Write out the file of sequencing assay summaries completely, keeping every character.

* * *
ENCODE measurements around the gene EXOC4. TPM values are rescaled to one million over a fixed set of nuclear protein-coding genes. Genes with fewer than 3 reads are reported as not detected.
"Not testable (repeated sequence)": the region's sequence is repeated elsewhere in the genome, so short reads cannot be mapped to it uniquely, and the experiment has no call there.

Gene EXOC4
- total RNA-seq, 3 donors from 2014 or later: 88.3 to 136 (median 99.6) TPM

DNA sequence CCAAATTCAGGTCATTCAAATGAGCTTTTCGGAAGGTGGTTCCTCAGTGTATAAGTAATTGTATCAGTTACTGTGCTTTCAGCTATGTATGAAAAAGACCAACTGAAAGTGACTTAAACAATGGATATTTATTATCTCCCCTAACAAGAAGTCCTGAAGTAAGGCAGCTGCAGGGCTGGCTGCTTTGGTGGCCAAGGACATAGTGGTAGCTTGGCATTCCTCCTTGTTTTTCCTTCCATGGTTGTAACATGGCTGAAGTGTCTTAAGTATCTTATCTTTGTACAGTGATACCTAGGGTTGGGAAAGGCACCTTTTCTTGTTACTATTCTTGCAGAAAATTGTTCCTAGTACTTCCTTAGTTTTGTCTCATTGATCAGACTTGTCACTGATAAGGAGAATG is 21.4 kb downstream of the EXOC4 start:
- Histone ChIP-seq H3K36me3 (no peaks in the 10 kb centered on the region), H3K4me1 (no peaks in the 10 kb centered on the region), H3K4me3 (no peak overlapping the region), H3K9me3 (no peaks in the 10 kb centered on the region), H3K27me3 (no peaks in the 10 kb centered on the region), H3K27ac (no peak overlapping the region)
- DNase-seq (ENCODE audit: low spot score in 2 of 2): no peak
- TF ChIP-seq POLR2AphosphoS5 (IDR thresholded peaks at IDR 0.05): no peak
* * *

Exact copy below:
ENCODE measurements around the gene EXOC4. TPM values are rescaled to one million over a fixed set of nuclear protein-coding genes. Genes with fewer than 3 reads are reported as not detected.
"Not testable (repeated sequence)": the region's sequence is repeated elsewhere in the genome, so short reads cannot be mapped to it uniquely, and the experiment has no call there.

Gene EXOC4
- total RNA-seq, 3 donors from 2014 or later: 88.3 to 136 (median 99.6) TPM

DNA sequence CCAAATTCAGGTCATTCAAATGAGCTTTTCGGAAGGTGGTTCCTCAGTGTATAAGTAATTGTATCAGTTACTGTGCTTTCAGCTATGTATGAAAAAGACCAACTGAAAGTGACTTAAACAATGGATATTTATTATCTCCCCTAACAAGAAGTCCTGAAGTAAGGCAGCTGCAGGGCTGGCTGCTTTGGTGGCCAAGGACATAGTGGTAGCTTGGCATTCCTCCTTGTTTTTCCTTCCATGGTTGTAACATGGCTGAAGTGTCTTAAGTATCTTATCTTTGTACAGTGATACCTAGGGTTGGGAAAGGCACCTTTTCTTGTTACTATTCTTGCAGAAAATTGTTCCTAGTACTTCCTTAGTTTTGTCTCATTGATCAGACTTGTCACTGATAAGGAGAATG is 21.4 kb downstream of the EXOC4 start:
- Histone ChIP-seq H3K36me3 (no peaks in the 10 kb centered on the region), H3K4me1 (no peaks in the 10 kb centered on the region), H3K4me3 (no peak overlapping the region), H3K9me3 (no peaks in the 10 kb centered on the region), H3K27me3 (no peaks in the 10 kb centered on the region), H3K27ac (no peak overlapping the region)
- DNase-seq (ENCODE audit: low spot score in 2 of 2): no peak
- TF ChIP-seq POLR2AphosphoS5 (IDR thresholded peaks at IDR 0.05): no peak